On March 27th, ABC changed television again with its premiere of the Roseanne reboot. Filled with laughs and touching upon relevant cultural topics, the show opened to 18 million viewers, knocking the Big Bang theory and Young Sheldon out of their respective two spots as number one show and comedy. Fans of the show (myself included) watched not only to laugh their cares away but also to see exactly what the Connor clan has been up to over the past twenty- five years. The Connors were the epitome of the working class family of the eighties and nineties and this reboot is no exception. Roseanne, now working as an Uber driver and Dan still taking contracts for drywall jobs still struggle to make ends meet, as Darlene tells David in one episode that they made “a decorating choice called poverty” after he comments her room is exactly the same way it was after all these years.
But their decorating choice isn’t the only thing that makes Roseanne both a comedy and tragedy. As I have tuned into my nostalgic side and re-watched the original Roseanne episodes, one of the pervasive themes of the show was that Dan and Roseanne wanted better for their children than they had. Married at eighteen, Dan and Roseanne struggled to put food on the table and the electricity going (although in one episode in an earlier season, they couldn’t quite make that happen.) The original Becky (played by Lecy Goranson) is depicted as a struggling widow waiting tables at an Italian restaurant (that looks eerily similar to the same place Roseanne and Jackie owned their restaurant the Lanford Lunch Box for several seasons.) In the first episode, Becky meets a woman (played by second Becky Sarah Chalke) who wants Becky to have her baby in exchange for $50,000, of which she eagerly accepts. When Dan and Roseanne refuse, Becky retorts that she doesn’t want to have to worry about money anymore and if she has this baby she can be worry free for quite some time. She has never moved on from Mark’s death (real life actor Glenn Quinn died in 2002) and she struggles to pay her rent and move on with her life, which was the same way we left her in 1998. Married at sixteen, Becky soon regrets that decision as she learns Darlene is going to college and has turned down a copywriting job making $30,000 a year, more than any Connor has ever made in his/her life. When Becky lies about her age in the reboot, she quickly learns she has a slim to no chance of ever having a child, something she at one point put on hold to go to school. No children to speak of, a dead end job and barely making ends meet seems reminiscent of the same life she mocked her parents for in earlier seasons.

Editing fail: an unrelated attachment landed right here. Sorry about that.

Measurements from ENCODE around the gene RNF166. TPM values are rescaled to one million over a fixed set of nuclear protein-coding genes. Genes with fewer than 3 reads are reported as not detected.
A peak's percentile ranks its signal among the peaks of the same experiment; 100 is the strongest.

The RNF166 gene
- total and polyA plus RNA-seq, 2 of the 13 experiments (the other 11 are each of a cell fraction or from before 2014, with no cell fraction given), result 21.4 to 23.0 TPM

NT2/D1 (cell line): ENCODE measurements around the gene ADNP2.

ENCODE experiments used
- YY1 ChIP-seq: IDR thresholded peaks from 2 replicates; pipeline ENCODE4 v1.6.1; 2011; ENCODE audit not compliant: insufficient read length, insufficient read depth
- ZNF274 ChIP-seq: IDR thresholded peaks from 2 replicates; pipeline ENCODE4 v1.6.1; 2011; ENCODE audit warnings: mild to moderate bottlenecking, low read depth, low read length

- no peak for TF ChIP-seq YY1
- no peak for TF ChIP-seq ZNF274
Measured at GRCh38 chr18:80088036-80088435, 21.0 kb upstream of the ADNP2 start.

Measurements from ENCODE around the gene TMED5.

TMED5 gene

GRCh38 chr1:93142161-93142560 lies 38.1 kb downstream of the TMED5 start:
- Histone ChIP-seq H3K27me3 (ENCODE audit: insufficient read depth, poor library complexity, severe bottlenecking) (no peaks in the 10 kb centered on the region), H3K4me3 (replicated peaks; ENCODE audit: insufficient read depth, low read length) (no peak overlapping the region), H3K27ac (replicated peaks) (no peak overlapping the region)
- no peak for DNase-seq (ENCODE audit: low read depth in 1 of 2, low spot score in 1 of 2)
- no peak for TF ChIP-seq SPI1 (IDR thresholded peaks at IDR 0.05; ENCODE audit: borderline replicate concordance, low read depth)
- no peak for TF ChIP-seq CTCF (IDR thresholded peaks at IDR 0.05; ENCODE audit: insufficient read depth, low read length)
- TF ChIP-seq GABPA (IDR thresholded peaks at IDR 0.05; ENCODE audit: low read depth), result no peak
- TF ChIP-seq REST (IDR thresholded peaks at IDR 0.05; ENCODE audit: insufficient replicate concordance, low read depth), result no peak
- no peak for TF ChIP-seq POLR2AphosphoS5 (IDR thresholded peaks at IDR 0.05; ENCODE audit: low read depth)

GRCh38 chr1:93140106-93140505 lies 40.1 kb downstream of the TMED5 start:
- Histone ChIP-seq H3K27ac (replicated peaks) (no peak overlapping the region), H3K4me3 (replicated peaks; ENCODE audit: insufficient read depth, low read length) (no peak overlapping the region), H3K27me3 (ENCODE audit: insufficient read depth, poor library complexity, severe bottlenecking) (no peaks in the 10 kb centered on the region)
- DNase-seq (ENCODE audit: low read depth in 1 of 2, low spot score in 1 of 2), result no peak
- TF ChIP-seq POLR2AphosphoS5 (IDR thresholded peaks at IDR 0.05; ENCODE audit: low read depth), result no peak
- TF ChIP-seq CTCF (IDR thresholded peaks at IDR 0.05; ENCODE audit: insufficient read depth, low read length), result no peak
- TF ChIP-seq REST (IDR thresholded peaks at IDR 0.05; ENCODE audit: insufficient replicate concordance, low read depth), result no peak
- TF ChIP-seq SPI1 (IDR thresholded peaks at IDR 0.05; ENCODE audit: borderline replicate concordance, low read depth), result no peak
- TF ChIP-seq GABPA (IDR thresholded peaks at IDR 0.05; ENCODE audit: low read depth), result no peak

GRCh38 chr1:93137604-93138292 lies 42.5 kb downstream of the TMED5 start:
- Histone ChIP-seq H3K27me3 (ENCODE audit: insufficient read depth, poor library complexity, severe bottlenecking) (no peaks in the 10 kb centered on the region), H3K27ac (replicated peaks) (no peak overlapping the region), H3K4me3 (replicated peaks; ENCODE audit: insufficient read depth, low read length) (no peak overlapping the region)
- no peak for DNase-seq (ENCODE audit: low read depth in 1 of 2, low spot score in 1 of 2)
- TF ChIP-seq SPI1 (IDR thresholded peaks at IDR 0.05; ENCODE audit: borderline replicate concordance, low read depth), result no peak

Similarly, Darlene has come home to take care of ailing Roseanne and Dan, which we quickly find out is a lie. Roseanne reveals that Darlene has lost her job, has no money and has moved back home from Chicago because she has no place to live and has a pending divorce from David looming over her head. Roseanne replies that Darlene is “her little loser” as she cries from embarrassment (a characteristic un common for Darlene’s previously quick witted, resilient character.) Darlene, who had shown promise despite being married to David after getting pregnant with Harris at nineteen, now proves yet again the struggle gene is genetic.
The only bright spot is previously weird kid DJ (played Michael Freshman). He, and his wife have both served in the military and have one daughter together (who ironically has little screen time in the first five episodes.) The same brother whom Becky and Darlene mocked for years as being someone who wouldn’t amount to anything because of his quirks has become the bright spot in the Connor family.
As much as I have laughed at the poignant and humorous jokes Roseanne provides, I can’t help but shed a tear or two. In a similar vein as the Gilmore girls reboot where the last four words Rory utters to her mom (“Mom, I’m pregnant!”) reveals in an instant all the fears Lorelai had that her daughter would turn out like her has come true, turning Rory into yet another statistic. The Connors are not different, its children living out the same concerns Dan and Roseanne voiced over all those years.
As Dan said, “The classics really do hold up.” While this is true, it is also true that
history has indeed repeated itself for the Connor clan.
MICHELLE S. LAZUREK is an award-winning author, speaker, pastor's wife and mother. Winner of the Golden Scroll Children's Book of the Year, the Enduring Light Silver Medal and the Maxwell Award, she is a member of the Christian Author's Network and the Advanced Writers and Speakers Association. She is also an associate literary agent with Wordwise Media Services. For more information, please visit her website at michellelazurek.com.
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